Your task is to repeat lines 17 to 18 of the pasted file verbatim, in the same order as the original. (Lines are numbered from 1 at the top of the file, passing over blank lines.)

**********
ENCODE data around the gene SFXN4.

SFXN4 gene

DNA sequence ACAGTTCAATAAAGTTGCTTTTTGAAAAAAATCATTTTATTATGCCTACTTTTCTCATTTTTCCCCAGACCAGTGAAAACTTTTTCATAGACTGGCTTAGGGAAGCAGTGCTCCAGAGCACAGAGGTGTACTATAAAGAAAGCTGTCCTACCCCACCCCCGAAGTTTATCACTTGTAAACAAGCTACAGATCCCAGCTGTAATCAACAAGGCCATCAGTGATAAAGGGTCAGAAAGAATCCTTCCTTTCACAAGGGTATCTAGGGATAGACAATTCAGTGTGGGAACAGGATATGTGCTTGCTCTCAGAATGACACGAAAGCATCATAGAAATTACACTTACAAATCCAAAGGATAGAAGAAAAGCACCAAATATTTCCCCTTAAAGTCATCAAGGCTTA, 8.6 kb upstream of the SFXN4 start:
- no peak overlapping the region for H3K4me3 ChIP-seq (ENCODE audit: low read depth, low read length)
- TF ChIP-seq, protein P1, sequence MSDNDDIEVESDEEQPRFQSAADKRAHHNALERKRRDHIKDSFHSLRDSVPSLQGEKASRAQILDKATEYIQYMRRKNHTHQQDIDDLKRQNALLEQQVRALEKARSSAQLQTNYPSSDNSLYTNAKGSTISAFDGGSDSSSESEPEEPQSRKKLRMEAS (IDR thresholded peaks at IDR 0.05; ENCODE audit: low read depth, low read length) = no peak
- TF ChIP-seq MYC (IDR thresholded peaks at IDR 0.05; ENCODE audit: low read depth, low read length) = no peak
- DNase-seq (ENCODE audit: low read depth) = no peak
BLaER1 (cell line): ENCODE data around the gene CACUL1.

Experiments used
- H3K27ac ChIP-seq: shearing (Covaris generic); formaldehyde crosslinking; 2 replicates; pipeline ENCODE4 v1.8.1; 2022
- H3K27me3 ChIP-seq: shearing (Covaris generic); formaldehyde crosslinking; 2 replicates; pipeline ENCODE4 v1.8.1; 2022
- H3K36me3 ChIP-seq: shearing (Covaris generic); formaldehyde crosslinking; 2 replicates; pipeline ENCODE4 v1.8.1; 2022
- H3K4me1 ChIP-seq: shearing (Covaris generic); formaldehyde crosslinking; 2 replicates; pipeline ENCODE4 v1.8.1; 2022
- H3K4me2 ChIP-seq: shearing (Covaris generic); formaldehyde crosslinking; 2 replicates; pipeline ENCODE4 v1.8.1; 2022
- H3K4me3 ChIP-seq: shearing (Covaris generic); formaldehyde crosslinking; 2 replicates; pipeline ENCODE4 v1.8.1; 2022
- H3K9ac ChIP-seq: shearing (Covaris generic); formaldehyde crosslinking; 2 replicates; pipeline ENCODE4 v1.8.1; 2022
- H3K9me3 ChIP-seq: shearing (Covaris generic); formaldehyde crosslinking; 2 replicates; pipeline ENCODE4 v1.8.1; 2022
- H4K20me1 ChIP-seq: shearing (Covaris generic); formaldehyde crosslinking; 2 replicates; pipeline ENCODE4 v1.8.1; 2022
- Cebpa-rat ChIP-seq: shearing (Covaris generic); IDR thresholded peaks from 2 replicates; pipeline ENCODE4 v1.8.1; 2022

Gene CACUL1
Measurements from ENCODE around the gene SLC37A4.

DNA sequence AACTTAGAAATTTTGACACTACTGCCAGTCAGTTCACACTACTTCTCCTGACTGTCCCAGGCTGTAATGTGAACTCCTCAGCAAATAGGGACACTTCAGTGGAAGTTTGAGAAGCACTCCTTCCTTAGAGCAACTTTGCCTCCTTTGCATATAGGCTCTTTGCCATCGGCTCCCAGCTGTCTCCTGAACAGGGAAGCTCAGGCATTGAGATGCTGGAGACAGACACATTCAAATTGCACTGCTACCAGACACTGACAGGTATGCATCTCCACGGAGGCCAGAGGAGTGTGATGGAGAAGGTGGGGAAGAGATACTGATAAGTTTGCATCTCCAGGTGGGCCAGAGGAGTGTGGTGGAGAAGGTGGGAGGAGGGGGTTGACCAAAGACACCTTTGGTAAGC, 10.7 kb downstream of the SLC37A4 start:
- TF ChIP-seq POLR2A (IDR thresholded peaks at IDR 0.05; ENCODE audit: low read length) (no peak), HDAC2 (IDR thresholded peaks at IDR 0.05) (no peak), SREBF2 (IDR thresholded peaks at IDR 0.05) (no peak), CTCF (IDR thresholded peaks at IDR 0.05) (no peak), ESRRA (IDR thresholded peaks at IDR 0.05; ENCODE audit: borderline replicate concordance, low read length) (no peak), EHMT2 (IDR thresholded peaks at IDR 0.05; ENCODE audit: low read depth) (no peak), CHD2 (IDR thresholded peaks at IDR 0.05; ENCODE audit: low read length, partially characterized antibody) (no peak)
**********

- H3K9me3 ChIP-seq: shearing (Covaris generic); formaldehyde crosslinking; 2 replicates; pipeline ENCODE4 v1.8.1; 2022
- H4K20me1 ChIP-seq: shearing (Covaris generic); formaldehyde crosslinking; 2 replicates; pipeline ENCODE4 v1.8.1; 2022